In contrast to LAWS5080 (LW508) Criminal Law (at Level 5), this Level 6 module will consider each of the following discrete, but identical, topics to a much greater depth making use of, and improving, skills developed in earlier years of their degree programme:
• Introduction to the concept of crime, the structure of criminal justice and the general principles of liability
• Harm and the boundaries of criminal law
• Considering cases – how to effectively summarise cases and write a case note
• Defences to murder
• General defences
• Non-fatal offences against the person
• Sexual offences
• Inchoate offences
• Property-related offences
This module will focus on the way in which the law defines and constructs the family, and the way in which it regulates family breakdown. Autumn term deals broadly with the institution of marriage and adult relationships. Spring term deals with the relationships between parents, children and the state.
This module seeks to provide a sound knowledge and understanding of the concepts and principles underlying the law relating to human rights, including a grounding in the historical development and political philosophy of human rights law; to provide a detailed grasp of the current protection of human rights in English law, with particular reference to the Human Rights Act 1998 and European Convention on Human Rights; and to promote a critical discussion about the nature, function and effects of human rights as they have been, are, ought to and/or might be expressed in English law.
The module aims to provide students with: an understanding of the adversarial trial structure and its impact on the content of the law of evidence, particularly in the context of the criminal trial; an understanding of forensic reasoning skills; a familiarisation with the content of some of the key evidential rules; encouragement to identify and debate current issues within the law of evidence with confidence, including the importance of due process and how it relates to notions of truth and fact finding; and the ability to apply the legal rules and principles within a critical framework.
This module considers the legal regulation of medical practice in its ethical, socio-economic and historical context, drawing on a range of critical, contextual and interdisciplinary perspectives. Students will be introduced to fundamental principles of medical ethics and the law, before moving on to discuss the wider aspects of ethical theory within selected topics. We concentrate on issues at the beginning of life (including abortion, surrogacy, assisted conception, genetics and embryo research) and at its end (euthanasia, futility and withdrawal of treatment), as well as body ownership, transplantation and organ donation.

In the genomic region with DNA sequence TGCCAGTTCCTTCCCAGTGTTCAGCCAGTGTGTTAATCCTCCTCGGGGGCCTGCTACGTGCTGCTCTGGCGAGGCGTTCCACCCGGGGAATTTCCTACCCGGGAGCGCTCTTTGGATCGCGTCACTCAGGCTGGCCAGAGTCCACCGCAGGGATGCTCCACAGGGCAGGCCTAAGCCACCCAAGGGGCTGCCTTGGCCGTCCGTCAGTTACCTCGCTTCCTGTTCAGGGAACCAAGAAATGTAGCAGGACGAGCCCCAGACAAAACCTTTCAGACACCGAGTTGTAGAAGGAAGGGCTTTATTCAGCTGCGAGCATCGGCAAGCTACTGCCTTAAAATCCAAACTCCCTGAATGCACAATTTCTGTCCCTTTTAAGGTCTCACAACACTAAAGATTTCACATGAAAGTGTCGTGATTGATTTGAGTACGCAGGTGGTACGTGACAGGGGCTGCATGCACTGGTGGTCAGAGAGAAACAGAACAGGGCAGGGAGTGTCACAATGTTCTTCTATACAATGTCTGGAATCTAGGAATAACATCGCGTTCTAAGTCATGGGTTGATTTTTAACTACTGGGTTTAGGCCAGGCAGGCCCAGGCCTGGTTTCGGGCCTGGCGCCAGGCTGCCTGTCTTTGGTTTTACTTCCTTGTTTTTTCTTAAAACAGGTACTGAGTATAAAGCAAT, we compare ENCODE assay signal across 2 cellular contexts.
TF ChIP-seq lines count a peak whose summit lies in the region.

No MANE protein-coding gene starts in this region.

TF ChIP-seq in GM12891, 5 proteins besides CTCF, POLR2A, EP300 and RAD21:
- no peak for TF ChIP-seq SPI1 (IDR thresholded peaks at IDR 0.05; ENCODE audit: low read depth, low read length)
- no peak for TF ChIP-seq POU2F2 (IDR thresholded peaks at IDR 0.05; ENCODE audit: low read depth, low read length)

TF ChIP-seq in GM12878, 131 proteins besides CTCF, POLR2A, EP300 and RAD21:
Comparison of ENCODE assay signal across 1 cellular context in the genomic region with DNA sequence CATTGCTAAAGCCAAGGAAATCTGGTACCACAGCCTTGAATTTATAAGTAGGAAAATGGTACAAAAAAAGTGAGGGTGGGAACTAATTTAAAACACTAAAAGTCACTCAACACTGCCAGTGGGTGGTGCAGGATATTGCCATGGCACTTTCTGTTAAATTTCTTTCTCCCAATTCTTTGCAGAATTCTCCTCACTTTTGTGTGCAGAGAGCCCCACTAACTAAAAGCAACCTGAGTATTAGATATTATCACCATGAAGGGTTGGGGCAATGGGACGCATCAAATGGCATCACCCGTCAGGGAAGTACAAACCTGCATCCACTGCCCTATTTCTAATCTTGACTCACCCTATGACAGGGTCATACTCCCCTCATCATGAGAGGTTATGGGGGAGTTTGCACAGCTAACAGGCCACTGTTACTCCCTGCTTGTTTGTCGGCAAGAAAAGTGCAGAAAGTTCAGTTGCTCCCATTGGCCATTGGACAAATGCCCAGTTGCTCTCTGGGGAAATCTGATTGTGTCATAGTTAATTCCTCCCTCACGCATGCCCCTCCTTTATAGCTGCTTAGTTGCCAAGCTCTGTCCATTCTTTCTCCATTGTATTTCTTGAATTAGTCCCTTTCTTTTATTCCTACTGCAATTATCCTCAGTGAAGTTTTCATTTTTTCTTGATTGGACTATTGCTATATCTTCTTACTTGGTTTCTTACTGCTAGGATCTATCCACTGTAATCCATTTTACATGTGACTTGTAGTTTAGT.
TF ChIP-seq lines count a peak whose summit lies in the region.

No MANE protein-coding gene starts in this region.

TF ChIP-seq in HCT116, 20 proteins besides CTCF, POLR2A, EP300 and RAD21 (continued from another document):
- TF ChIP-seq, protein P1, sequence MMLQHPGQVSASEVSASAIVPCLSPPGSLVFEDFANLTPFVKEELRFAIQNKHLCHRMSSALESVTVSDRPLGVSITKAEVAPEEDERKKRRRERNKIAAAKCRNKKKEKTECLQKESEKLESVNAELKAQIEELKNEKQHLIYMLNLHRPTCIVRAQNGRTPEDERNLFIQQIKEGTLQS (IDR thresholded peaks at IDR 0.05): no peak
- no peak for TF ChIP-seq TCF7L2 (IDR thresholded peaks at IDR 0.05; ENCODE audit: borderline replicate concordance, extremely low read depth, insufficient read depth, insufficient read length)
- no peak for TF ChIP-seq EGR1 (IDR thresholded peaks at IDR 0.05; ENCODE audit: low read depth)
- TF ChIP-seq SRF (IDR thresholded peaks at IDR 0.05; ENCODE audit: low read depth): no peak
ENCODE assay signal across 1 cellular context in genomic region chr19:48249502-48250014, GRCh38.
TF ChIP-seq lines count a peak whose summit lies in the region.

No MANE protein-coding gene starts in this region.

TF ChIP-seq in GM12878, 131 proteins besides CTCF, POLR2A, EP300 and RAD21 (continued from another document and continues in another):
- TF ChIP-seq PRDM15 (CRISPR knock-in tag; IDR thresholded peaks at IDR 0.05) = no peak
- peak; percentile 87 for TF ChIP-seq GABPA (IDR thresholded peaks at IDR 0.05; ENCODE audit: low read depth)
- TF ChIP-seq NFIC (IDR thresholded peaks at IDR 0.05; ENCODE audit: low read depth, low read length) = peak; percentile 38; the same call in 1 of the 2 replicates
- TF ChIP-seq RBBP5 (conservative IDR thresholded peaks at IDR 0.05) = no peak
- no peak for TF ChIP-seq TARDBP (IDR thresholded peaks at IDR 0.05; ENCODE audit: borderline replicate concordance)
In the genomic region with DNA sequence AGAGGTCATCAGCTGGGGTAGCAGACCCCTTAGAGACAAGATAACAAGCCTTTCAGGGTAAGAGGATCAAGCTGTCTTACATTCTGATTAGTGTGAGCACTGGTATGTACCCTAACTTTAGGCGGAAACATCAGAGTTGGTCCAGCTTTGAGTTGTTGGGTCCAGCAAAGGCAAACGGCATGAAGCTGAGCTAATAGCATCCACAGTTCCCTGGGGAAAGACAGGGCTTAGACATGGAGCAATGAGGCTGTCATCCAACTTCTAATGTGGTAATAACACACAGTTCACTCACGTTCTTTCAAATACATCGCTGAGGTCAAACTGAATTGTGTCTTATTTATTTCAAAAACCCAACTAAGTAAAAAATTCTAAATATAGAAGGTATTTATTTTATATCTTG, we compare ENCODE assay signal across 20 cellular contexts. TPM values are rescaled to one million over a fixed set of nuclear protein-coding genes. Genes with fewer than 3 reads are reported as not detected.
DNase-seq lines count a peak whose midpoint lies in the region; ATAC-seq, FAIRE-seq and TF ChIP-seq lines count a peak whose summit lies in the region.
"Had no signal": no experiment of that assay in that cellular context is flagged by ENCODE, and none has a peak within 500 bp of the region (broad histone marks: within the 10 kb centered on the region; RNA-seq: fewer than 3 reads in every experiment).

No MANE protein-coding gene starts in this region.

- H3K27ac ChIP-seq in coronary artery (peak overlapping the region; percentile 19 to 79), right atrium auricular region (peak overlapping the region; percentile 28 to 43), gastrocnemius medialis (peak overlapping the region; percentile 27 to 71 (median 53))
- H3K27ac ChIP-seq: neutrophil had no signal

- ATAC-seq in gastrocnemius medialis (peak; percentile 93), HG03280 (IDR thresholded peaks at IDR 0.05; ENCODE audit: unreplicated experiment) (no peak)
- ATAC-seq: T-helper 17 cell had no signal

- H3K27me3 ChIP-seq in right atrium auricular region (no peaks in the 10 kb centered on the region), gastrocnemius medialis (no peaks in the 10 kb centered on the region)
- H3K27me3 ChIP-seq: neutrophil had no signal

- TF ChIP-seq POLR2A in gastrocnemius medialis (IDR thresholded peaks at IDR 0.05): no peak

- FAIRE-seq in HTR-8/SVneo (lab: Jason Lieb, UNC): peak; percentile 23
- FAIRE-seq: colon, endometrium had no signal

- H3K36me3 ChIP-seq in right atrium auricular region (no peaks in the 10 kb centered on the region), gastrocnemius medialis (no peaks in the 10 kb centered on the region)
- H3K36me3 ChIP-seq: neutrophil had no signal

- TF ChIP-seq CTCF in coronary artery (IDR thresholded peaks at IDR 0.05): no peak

This module seeks not only to familiarise students with the basic concepts and structure of modern company law, but also to provide them with a critical understanding of the nature and dynamics of modern capitalism and of the historical development of industrial organisation and the emergence of company law within it. In addition to a selection on modern company law, therefore, the module also traces the rise of the joint stock company in the nineteenth century and the emergence of company law in its wake. It moves on to trace the twentieth century rise of the modern multidivisional, multinational company and its impact on company law. In this context, it also considers the nature of the share and of shareholding, and the role of the Stock Market, and explores contemporary debates about corporate governance. Key aspects will include exploring the contractual relations between, on the one hand, the company and its agents and on the other hand, third parties who deal with the company, tracing the evolutionary changes from the Common Law to the modern predominantly statutory framework. It will also deal with aspects of corporate management and control, including directors' duties, shareholders’ rights and the increasingly important issues pertaining to market abuse and how the law seeks to deal with such practices. Students are encouraged to familiarise themselves with current issues in the commercial world by reading the financial pages of the newspapers, as reference will frequently be made to current events to facilitate the learning process. The module will address a range of inter-related questions: How well suited is modern company law to the regulation of the large modern corporation? What do shareholders do? What does the Stock Market do? In whose interests are modern corporations run? In whose interest should they be run? How do companies contract and, what are the relationships between the organs of the company?